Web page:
Spiral Bound – When Found Make a Note of
Essay for Spiral Bound
“WHEN FOUND, MAKE A NOTE OF”
—Captain Cuttle in Dickens Dombey and Son
“Passed over for the Nobel prize,” Freud glibly notes in his journal:
Or this: a tale is told of the leaders of the Irish revolution traveling to Moscow in 1919. They meet with Lenin. Lenin asks them “How many priests have you hanged?”
“Why, none,” the credulous young Fenians reply.
“It was then,” Lenin later confided to his journal, “it was then that I knew they were not serious”. Ambitions soar –and plunge– in journals.
This is all good and well for revolutionaries and inventors of Psychoanalysis, for those whose notebooks will be loaded upon the train of history. But what might artists do in their journals? Shopping lists, phone numbers, nascent ideas for installations or films; drawings that will be torn out as finished artifacts; and even more of more as I-pads creep into the territory of journals. The journal/I-pad dialogues with others; it will become a blog. It may even become HAL. It is every cyber thing and yet there is one thing it remains. As an artist’s journal it will remain a site where, between the shopping lists and doodles, artists try to work out bigger fish than the page allows for.
Take Gerhard Richter:
“27 December 1985. Terrible and challenging, the blank canvas shows nothing– because the something that is to take the place of Nothing cannot be evolved from Nothing, though the latter is so basic that one wants to believe in it as the necessary starting point.”
He knows, surely, that he has to leave the journal to work out this old saw of painting. Yet here we find him ruminating upon his “daily practice” on the –presumably– once blank page of his journal. I cannot be sure what terror and challenge was involved for Richter in writing about this but I am convinced that it is the cluttered democracy of many journals –by which I mean the fact that the phone numbers are there alongside the metaphysical riddles of painting– that is their defining patina, that and their toggle back and forth from private to public.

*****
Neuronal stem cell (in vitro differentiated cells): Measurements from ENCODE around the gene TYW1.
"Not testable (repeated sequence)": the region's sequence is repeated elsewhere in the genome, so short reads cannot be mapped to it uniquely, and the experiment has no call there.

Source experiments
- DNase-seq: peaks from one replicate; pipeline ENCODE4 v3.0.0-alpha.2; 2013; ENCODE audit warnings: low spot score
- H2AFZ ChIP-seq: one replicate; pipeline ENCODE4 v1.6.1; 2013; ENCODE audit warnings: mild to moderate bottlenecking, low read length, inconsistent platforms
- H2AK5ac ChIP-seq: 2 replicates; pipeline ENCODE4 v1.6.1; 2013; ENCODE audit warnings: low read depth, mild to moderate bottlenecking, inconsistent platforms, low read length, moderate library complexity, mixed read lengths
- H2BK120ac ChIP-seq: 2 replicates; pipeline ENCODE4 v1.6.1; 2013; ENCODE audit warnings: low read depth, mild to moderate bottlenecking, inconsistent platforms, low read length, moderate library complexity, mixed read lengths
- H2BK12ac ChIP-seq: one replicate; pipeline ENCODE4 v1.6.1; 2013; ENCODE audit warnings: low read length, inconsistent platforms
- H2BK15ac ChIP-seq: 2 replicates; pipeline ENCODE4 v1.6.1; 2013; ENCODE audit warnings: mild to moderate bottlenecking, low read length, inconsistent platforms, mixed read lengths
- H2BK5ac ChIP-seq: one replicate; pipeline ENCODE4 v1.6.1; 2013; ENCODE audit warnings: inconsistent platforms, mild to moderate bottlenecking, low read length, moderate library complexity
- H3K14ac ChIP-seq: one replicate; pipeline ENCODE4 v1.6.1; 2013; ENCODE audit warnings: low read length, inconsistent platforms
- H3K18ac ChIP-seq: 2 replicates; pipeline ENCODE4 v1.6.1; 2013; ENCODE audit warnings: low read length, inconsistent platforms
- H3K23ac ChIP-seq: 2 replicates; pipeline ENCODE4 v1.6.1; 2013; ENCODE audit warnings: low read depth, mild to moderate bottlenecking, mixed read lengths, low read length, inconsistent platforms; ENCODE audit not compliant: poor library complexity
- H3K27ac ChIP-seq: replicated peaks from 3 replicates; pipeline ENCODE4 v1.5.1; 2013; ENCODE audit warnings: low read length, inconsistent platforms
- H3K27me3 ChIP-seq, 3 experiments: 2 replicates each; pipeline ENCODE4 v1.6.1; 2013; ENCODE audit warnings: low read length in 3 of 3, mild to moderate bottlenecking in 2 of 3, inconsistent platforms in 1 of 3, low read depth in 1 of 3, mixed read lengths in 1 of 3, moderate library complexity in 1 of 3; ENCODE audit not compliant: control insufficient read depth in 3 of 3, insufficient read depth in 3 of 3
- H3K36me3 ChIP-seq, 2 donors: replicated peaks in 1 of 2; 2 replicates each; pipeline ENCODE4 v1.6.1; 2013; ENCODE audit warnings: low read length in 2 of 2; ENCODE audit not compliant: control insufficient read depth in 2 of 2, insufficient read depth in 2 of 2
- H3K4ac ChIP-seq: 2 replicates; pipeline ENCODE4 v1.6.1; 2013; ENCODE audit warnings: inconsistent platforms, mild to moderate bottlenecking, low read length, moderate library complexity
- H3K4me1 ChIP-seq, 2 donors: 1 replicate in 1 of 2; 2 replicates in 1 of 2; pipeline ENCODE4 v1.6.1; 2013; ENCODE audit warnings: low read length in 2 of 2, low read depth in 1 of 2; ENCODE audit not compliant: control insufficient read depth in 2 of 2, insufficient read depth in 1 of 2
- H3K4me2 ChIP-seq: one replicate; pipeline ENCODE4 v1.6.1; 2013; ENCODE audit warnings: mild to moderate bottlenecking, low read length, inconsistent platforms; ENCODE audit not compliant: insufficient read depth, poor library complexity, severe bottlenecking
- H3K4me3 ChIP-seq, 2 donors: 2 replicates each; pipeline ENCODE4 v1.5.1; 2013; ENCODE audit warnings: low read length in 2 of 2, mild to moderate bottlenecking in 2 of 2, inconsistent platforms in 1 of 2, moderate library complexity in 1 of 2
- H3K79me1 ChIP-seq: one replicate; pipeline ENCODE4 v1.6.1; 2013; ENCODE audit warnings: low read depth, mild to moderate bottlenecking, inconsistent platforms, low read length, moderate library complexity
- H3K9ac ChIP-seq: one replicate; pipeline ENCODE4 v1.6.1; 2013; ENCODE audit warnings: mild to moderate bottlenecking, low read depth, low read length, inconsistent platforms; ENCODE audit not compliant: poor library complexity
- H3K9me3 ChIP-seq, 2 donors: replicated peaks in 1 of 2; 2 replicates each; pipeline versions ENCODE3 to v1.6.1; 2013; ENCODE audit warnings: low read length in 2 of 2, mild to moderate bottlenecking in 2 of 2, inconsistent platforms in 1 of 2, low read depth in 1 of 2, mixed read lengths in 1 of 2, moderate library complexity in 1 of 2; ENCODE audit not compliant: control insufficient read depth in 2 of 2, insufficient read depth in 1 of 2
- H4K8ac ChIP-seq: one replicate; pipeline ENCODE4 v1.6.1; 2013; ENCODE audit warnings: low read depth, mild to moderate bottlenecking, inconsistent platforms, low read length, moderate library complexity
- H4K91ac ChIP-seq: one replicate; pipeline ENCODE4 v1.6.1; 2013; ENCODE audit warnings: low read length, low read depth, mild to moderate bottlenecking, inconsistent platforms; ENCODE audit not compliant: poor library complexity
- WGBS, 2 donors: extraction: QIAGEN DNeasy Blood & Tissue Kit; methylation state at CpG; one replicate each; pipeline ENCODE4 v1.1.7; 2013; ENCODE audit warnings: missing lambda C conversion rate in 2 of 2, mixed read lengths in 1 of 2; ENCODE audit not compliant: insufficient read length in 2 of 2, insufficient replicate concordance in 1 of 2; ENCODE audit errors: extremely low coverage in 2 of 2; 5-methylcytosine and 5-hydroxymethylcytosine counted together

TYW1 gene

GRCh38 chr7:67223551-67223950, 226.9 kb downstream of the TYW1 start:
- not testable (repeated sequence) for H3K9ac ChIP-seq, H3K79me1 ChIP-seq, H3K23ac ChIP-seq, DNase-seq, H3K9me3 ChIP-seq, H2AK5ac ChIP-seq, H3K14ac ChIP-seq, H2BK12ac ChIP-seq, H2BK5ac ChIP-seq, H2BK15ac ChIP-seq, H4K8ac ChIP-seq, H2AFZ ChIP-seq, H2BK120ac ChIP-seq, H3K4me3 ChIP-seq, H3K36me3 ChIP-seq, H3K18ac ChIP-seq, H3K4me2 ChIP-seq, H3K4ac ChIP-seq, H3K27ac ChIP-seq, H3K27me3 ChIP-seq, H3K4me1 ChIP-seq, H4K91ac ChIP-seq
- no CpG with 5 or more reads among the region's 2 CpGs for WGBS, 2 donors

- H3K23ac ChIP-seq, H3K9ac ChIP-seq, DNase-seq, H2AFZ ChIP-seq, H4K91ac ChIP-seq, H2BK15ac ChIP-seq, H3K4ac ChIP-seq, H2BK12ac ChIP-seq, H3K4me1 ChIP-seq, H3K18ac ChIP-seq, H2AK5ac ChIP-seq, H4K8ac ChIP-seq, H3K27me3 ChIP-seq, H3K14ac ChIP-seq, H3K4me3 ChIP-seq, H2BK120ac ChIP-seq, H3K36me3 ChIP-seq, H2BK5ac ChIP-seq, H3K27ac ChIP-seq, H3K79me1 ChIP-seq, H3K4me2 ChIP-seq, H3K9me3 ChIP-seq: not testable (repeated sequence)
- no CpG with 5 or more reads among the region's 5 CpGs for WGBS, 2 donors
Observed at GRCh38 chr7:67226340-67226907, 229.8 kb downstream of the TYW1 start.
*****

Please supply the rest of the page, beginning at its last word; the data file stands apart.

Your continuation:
And so plunge back 500 years to Leonardo. Leonardo’s codices famously occult the written and expose the visual; they straddle the private and the public. Words and meanings are hidden in mirror writing – itself a riddle as the backwards writing may merely be the effect left-handedness– while writing itself is not infrequently abandoned in favor of rebuses. Visual ruminations on war, execution, flight, and water are displayed alongside lowbrow caricatures and puzzles. And then there are the lists: lists of books, of doodles, vocabulary, debts, and, yes, even groceries. As Charles Nicholl put it Leonardo’s codices were an “An ongoing compendium… which ranges one interest frictively against another”. The notebook is then the heteroglossial clatter of tongues. Although put down on loose papers of diverse dimensions and type the codex notes were probably always intended for publication. Which is to say –almost– that the notebook, in Leonardo’s hands, is the proto-collage.